COUNCIL OKS $257,000 FOR REPAIR OF THE OVAL - GUIDANT GIFT WILL RETURN RINK TO WORLD STATUS
STEVE SCOTT, Pioneer Press
June 21, 2005
Months of fretting over the future of the John Rose Minnesota Oval turned to optimism Monday as the city of Roseville -- buoyed by a $1 million gift -- agreed to repair the rink's refrigeration system in hopes of restoring a full ice season this winter.
"This was just a great, great day," said Nancy Nelson, member of a city-appointed Oval task force. "Now, there's a big task ahead of us."The Oval's future received a huge boost Monday afternoon when the Guidant Foundation made official its pledge of $1 million to the speed skating, bandy and hockey rink. The worldwide heart device manufacturer, based in Indianapolis but with operations in Arden Hills, gave $500,000 for immediate repairs.
"All of us get to enjoy this great facility while we train world-class athletes to help Minnesota make its imprint on the world," said Guidant Foundation Director Fred McCoy at a news conference that was mostly a civic celebration.
Marilyn Rose Sanft, widow of the former state representative for whom the Oval was named when it was built 12 years ago, was among those attending. "The last time I spoke here was December 1993, and it was 10 degrees above zero," she said. "I'm still shivering ... John would be so pleased at this tremendous effort to save the Oval."
Guidant pledged another $500,000 as a challenge grant to match money raised by the Friends of the Oval Foundation. That money would be used to establish an endowment for the Oval's long-term upkeep.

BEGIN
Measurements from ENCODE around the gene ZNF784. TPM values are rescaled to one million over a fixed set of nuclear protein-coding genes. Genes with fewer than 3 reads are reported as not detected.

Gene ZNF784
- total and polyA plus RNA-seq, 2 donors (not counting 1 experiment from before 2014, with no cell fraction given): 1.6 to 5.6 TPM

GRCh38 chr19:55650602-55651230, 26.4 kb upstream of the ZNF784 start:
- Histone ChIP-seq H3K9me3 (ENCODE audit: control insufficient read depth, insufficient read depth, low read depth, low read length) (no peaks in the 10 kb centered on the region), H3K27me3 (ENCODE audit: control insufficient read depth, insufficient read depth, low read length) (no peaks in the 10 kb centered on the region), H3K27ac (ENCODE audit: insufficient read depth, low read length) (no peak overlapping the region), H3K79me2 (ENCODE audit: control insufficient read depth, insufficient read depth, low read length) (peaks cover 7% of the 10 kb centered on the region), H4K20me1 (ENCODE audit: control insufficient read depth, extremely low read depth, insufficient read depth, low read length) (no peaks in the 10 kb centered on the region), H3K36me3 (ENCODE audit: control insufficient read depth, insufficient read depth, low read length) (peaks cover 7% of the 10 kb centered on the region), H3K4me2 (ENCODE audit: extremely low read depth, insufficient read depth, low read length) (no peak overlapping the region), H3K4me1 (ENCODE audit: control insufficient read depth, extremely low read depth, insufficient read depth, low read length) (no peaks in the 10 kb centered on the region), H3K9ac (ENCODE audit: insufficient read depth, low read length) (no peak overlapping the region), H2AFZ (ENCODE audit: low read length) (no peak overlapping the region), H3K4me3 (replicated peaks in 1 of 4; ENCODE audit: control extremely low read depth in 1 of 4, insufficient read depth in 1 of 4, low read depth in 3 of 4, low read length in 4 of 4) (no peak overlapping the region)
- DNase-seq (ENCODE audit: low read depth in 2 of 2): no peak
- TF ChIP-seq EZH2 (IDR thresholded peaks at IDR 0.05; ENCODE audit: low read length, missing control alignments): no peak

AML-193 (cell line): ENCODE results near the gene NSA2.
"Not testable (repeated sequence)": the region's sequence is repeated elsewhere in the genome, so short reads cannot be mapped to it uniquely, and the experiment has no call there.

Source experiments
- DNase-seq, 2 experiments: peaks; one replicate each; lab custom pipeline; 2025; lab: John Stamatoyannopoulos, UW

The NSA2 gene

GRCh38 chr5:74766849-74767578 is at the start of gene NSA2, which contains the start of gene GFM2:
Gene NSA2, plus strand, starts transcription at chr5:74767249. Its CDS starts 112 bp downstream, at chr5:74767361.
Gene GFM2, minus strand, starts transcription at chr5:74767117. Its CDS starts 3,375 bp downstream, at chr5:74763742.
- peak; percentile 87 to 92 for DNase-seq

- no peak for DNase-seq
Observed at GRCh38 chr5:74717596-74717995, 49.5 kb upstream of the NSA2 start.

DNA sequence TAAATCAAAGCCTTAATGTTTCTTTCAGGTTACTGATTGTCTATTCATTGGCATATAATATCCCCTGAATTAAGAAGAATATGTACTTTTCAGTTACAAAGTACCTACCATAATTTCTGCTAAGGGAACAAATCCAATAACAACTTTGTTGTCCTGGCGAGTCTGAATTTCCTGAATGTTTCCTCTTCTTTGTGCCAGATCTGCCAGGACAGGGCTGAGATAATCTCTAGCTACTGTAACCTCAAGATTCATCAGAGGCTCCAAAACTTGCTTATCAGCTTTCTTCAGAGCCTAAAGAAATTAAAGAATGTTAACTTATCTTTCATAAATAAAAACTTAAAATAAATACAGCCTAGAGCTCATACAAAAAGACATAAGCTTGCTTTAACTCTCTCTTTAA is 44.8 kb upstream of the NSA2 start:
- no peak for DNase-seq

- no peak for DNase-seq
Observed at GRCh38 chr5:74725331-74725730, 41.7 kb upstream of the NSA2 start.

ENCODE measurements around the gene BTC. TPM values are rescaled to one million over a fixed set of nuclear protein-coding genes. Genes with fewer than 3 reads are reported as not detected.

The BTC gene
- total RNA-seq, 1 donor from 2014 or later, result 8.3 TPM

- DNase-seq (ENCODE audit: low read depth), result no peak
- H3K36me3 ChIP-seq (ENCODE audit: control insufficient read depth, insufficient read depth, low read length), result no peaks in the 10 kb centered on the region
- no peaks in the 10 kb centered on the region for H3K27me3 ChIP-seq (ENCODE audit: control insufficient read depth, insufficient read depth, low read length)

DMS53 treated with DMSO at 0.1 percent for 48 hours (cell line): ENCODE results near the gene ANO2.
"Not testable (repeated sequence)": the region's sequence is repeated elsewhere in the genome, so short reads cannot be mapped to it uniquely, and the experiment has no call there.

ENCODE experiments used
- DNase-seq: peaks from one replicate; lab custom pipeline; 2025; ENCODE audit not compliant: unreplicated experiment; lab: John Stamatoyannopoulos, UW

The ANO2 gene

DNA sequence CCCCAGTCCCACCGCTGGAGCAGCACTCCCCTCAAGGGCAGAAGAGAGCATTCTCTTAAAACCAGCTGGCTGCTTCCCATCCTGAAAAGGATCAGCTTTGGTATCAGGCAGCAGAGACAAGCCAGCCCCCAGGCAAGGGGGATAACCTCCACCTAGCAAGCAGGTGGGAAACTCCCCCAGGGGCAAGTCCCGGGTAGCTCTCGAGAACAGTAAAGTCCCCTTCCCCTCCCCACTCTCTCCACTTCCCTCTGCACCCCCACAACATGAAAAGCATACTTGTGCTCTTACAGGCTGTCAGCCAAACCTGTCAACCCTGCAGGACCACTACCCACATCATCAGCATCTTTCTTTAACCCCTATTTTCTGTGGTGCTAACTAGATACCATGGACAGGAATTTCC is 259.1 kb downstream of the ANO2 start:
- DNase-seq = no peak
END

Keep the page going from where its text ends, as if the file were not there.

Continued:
Hours after Guidant's announcement, the City Council authorized a $257,000 repair by Cool Air Mechanical of St. Paul to begin repairing the Oval's chiller system. Leaks discovered last year prevented artificial ice on the 110,000-square-foot track. When fully operational, the track can make ice in air temperatures up to 50 degrees.
That has allowed the Oval to host several regional, national and international competitions and become an Olympic training site on par with tracks in West Allis, Wis., Lake Placid, N.Y., and Salt Lake City.
The council also established a permanent advisory group for the Oval. The council, however, delayed action on a detailed, long-range plan to make the ice facility solvent. Those recommendations came from an 18-member task force, which set out to eliminate the Oval's annual $100,000 deficit.
Before Guidant's contribution was revealed last week, the temporary task force of citizens, city staff and Oval users worked for months to develop a long-range business plan.
"You saw this city do the best when it was challenged," Council Member Dean Maschka said. "Incredible people served on this task force. They took a real bad situation and turned it into a great opportunity."
The council declined to act on the report Monday in part because Council Member Greg Schroeder said the plan needs an update to reflect Guidant's gift and because Council Member Tom Kough requested more time to read the report.
Among the recommendations now expected to come before the council at a future meeting:
-- Increasing fees for skating, bandy and hockey groups using the Oval.
-- Raising public skating fees by $1 to $5.
-- Conducting better marketing of the Oval.
-- Operating more efficiently with knowledge gained during last winter's natural-ice season.
-- Creating an annual season-opening event.
-- Upgrading the adjacent banquet and meeting facilities to encourage more event rentals.
Steve Scott may be reached at email@example.com or 651-228-5526.
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